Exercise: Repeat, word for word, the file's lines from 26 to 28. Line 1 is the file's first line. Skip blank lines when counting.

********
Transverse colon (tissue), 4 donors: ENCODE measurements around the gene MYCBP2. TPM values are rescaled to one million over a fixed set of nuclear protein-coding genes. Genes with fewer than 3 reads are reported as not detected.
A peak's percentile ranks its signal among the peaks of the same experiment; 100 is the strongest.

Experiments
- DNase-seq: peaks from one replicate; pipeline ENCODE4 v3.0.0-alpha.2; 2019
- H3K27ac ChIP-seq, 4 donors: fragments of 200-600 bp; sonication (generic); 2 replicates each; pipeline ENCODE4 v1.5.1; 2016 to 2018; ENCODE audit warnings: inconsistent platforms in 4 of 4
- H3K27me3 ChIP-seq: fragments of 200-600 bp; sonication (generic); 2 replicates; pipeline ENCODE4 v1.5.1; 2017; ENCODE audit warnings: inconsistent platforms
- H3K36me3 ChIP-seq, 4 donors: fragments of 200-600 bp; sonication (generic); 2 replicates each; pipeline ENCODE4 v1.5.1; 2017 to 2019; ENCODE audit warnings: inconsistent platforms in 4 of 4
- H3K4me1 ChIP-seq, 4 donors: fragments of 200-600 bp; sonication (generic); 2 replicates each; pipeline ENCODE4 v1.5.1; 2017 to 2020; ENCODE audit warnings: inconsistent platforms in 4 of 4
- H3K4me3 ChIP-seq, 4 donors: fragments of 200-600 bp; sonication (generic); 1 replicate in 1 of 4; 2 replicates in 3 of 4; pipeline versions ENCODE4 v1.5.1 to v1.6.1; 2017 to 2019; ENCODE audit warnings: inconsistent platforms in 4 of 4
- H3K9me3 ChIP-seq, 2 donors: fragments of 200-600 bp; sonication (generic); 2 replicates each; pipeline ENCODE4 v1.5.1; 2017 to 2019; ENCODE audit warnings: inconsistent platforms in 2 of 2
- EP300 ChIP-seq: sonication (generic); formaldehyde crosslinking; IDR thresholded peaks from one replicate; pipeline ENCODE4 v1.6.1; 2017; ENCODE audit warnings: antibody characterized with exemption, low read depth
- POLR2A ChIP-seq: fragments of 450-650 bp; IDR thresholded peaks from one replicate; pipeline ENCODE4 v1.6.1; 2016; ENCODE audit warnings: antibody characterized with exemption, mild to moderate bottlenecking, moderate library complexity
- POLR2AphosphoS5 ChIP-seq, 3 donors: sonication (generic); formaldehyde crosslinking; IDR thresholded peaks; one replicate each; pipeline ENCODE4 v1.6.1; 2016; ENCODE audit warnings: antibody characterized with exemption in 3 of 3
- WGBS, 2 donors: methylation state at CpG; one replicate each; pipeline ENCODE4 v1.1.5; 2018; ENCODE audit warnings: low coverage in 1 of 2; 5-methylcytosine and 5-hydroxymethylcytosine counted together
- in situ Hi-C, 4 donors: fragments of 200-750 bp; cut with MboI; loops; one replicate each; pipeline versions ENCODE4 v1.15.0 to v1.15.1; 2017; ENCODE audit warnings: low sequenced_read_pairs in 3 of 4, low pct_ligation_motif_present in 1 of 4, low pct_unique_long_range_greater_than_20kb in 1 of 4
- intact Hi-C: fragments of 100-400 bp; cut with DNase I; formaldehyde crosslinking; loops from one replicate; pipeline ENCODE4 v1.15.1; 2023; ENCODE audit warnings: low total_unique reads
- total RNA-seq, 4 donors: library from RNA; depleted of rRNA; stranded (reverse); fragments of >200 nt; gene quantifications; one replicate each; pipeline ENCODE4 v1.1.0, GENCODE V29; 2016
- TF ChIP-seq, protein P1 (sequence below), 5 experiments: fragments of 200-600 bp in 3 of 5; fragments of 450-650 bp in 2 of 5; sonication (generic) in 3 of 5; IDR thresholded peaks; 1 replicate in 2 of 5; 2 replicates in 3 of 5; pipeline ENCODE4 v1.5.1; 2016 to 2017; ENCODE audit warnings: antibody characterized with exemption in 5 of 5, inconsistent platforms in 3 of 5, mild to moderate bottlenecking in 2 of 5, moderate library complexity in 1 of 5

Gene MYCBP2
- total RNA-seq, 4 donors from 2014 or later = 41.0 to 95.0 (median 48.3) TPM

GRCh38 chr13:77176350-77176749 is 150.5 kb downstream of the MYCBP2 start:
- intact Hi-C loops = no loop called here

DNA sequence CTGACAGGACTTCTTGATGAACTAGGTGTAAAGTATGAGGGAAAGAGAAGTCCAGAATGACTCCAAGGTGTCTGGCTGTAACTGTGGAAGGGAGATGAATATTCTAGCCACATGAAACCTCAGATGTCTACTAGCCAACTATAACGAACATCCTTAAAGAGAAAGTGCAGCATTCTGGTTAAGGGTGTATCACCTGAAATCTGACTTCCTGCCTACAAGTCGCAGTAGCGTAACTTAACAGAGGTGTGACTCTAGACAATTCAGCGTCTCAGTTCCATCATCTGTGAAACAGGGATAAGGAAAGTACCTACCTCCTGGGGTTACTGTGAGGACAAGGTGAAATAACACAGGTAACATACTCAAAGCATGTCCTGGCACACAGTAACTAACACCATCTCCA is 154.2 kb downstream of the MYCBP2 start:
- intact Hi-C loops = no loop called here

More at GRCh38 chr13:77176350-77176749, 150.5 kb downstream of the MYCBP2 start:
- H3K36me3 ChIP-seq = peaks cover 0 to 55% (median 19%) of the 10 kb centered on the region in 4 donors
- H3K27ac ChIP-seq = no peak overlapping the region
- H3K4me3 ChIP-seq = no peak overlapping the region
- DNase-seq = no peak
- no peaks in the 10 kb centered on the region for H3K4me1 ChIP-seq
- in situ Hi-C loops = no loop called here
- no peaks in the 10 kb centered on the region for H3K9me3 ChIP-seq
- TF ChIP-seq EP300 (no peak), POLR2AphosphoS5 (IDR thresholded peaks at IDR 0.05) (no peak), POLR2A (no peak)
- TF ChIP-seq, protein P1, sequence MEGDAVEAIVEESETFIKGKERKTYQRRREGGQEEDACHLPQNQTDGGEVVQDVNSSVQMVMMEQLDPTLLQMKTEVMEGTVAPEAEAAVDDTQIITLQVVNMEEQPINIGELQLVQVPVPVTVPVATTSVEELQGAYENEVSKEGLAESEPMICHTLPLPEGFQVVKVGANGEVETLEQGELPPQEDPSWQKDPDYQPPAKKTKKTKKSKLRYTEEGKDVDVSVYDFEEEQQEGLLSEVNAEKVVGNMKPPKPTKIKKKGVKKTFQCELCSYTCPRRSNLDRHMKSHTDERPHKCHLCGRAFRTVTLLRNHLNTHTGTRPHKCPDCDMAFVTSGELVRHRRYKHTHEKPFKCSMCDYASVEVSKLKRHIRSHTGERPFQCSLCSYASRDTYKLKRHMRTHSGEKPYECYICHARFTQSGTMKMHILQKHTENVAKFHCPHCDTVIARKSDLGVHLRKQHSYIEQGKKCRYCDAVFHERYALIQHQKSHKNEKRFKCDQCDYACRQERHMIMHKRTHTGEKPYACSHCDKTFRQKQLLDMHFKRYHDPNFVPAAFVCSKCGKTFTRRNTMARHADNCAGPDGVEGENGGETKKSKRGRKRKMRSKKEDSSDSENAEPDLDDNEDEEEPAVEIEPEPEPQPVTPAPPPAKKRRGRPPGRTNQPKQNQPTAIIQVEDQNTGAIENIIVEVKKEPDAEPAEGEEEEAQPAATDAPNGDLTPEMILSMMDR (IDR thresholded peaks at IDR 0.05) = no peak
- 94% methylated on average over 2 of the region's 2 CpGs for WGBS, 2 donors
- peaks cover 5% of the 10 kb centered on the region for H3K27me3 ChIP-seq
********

- H3K36me3 ChIP-seq = peaks cover 0 to 55% (median 19%) of the 10 kb centered on the region in 4 donors
- H3K27ac ChIP-seq = no peak overlapping the region
- H3K4me3 ChIP-seq = no peak overlapping the region